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Interviewing Tribepad’s brilliant women: Natalie Slater

Tags: EDI, PR and News

Natalie has been part of Tribepad for 6.5 years now, as our Financial Controller. We talk career breaks, flexibility at work, and the challenges of feeling included when you’re part-time.  

Natalie, hi, thanks for making time to speak. So – Financial Controller. What does that involve?

As a role it’s very specific to the company. I’ve worked in lots of sectors – law, public sector, healthcare, private sector, manufacturing. The size of the company makes a big difference to how many areas you cover. 

In Tribepad, I manage everything around the company’s finances so it’s extremely varied. That means employee stuff like running payroll; benefits; expenses; pensions; right through to suppliers and customers. I also prepare the internal accounts, provide stats for board meetings, and set the budget each year. 

How did you wind up here?

Often being an accountant isn’t family-friendly, so flexibility can be difficult to find. That’s how I came to work here. This role came up and it was flexible hours, part-time. 

Obviously now, since the pandemic, everyone is working from home and flexibility is much more common. But back then, it wasn’t like that. Tribepad had a real ingrained flexibility. Dean was great. If the kids were ever sick, I’d just work from home. 

How did you find it, coming back to work after a career break?

Gosh, it can be so difficult for women. It can be so hard to find the right role, especially if you’re someone who’s highly trained who wants to further their career but also has kids. It’s such a challenge. 

You know, you’ve reached a point in your career, you’ve worked hard to get where you are. And then you take ten years out for children. What do you come back and do? You need flexibility but also want to grow your career. My female friends and I often discuss how hard it is, to find that balance.

And you feel permanently guilty. You’re not 100% at home, or 100% at work. Are you doing the right thing? Are you letting everyone down? Could you do more? 

We often joke as well, that part-time working can be a myth. You often wind up doing a full-time job in half the time, for half the pay. Unless you job share, or the company are aware and sensitive to these issues.  

I didn’t feel like that with Tribepad. Leadership was very accommodating; the role was a very gentle ease back into the working environment. And even though I’d been away from the office environment for a few years, everyone at Tribepad treated me based on my qualifications and experience. I felt like an equal.

Have you struggled with feeling like an equal in your career? 

Finance seems to have a fair few women – I’ve never been the only woman on the team, for example. But I was always competing with men for the roles I applied for, especially the more senior positions. 

When I was 25, I definitely felt I was viewed differently because of my age and gender. I even got asked, ‘are you about to go and have a baby?’ – which seems completely outrageous now. I feel gender equality has gotten a lot better, in finance and more broadly, but it’s not perfect.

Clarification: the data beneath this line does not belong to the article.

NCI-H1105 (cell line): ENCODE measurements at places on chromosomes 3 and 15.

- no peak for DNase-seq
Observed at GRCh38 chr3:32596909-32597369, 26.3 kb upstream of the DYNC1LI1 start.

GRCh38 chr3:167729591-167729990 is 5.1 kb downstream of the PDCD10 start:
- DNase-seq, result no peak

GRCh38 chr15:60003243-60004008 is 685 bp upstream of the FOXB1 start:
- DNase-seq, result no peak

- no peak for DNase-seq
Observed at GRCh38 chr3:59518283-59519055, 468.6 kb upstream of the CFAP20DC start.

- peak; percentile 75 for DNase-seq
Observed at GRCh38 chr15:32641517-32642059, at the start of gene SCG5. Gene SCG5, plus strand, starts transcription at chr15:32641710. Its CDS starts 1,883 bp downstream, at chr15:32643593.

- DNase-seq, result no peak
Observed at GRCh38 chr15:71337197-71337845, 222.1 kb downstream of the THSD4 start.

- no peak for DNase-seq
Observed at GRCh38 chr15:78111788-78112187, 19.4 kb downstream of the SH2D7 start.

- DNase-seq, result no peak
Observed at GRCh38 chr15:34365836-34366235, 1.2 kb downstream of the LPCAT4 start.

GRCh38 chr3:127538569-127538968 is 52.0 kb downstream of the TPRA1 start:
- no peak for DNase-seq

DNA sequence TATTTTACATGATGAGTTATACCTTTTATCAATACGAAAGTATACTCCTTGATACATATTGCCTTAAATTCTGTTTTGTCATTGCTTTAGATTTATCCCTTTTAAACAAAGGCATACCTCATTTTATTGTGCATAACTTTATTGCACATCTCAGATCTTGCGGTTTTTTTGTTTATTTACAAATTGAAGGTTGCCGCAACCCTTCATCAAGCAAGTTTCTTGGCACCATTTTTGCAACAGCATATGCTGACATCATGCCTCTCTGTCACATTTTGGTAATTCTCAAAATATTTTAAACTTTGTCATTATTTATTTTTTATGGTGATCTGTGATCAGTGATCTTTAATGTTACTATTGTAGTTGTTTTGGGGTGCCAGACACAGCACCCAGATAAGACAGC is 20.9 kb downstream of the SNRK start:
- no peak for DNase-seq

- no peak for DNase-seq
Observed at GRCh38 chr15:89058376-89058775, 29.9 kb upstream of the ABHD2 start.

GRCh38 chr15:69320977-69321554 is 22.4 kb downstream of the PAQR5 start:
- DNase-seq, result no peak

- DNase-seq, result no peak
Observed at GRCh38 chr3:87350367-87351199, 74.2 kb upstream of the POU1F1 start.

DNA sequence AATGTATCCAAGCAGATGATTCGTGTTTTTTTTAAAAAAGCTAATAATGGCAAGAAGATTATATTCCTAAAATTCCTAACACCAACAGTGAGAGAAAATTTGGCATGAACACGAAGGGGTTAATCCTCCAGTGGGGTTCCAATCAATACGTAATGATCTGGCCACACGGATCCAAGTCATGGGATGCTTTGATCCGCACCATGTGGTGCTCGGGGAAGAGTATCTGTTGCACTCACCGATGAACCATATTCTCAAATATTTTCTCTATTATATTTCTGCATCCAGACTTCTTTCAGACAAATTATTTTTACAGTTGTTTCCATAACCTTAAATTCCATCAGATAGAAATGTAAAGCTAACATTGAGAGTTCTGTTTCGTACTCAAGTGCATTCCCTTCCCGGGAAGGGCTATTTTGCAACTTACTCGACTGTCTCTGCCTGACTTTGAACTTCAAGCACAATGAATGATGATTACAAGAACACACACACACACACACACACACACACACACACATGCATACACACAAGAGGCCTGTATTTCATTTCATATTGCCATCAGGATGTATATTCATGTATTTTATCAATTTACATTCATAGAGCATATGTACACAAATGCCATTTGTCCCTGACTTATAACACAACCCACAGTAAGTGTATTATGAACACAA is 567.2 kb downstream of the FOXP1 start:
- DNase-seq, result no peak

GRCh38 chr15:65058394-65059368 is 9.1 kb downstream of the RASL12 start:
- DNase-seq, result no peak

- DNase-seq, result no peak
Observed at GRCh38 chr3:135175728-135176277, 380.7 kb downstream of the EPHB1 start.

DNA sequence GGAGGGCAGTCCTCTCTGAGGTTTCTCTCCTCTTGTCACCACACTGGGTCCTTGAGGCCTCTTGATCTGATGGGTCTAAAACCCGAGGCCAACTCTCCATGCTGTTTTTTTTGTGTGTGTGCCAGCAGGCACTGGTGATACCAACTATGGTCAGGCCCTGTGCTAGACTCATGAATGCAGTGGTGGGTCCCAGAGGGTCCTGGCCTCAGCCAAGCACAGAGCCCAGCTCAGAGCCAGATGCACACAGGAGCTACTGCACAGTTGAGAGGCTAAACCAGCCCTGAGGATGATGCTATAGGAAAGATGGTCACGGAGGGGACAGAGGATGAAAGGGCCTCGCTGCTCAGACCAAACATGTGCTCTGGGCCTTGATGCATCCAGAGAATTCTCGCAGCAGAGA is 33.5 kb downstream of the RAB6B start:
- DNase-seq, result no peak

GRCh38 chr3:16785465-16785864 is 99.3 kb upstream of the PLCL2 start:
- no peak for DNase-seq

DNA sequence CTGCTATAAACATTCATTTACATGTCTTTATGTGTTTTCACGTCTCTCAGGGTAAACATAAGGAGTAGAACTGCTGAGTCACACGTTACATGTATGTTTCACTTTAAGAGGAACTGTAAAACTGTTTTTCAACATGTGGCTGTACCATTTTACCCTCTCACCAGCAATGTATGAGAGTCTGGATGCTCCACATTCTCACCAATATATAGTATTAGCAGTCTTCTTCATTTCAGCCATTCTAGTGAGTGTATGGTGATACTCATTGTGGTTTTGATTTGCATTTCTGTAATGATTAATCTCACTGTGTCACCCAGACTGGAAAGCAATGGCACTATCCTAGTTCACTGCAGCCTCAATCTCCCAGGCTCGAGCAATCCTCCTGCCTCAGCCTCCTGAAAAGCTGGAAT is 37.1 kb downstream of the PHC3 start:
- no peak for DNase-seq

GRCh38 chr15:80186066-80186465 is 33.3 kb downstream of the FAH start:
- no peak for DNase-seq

Sometimes I struggle to feel equal working part-time when others work full-time. It can be a major juggle because you miss so much, if things happen when you’re off. That’s improved a lot since the pandemic. 

I’ve always felt part of the team with Tribepad, but it was more up to me to catch-up and make the extra effort. Now the communication has changed, because being in the office isn’t the norm. I think lots of part-time people will feel more included thanks to hybrid working. 

What do you love most about your role right now? 

Tribepad is going through so many exciting changes right now from a strategic perspective. It gives me the scope I wasn’t always sure would be here. My job here started out as a smaller role, which worked perfectly for me then, but as my children got older I started to want different challenges. It’s been great that the role’s grown with my ambitions. 

I feel like a true business partner now, looking at bigger questions around where we want the company to be in three, five, ten years’ time. It’s a journey and it feels like a very inclusive one. I’m excited to see how our products develop, and how the company grows. 

I love the variety too – there’s a really good breadth. I really like that you can see the impact of everything you do. With a huge enterprise, you might only handle one thing but here you can see the bigger picture. In larger companies you’re more of a name; you certainly don’t know everyone. I think having an impact is important to everyone here.  

And finally… Tribepad’s philosophy is ‘people first, product second, profit third’. What does that mean to you?

Tribepad is the first place I’ve worked where there’s a very genuine focus on people, not just as something leadership say to tick a box. 

Sure, they make mistakes sometimes. When you try new things and you grow, that’s what happens. But they try to stand up and own mistakes, and work on finding the right path. I think that’s rare. 

This is the first time I’ve come across anywhere like this, and I’ve worked a few places. Even in smaller companies, you don’t always get this genuine focus on caring for employees.  

Brilliant, thanks Natalie. Enjoy the rest of your day! 

Tribepad is a platform for better for everyone. At our core we believe the right job is life-changing – and we’re excited, and privileged, to be part of that. Come and change lives with us?

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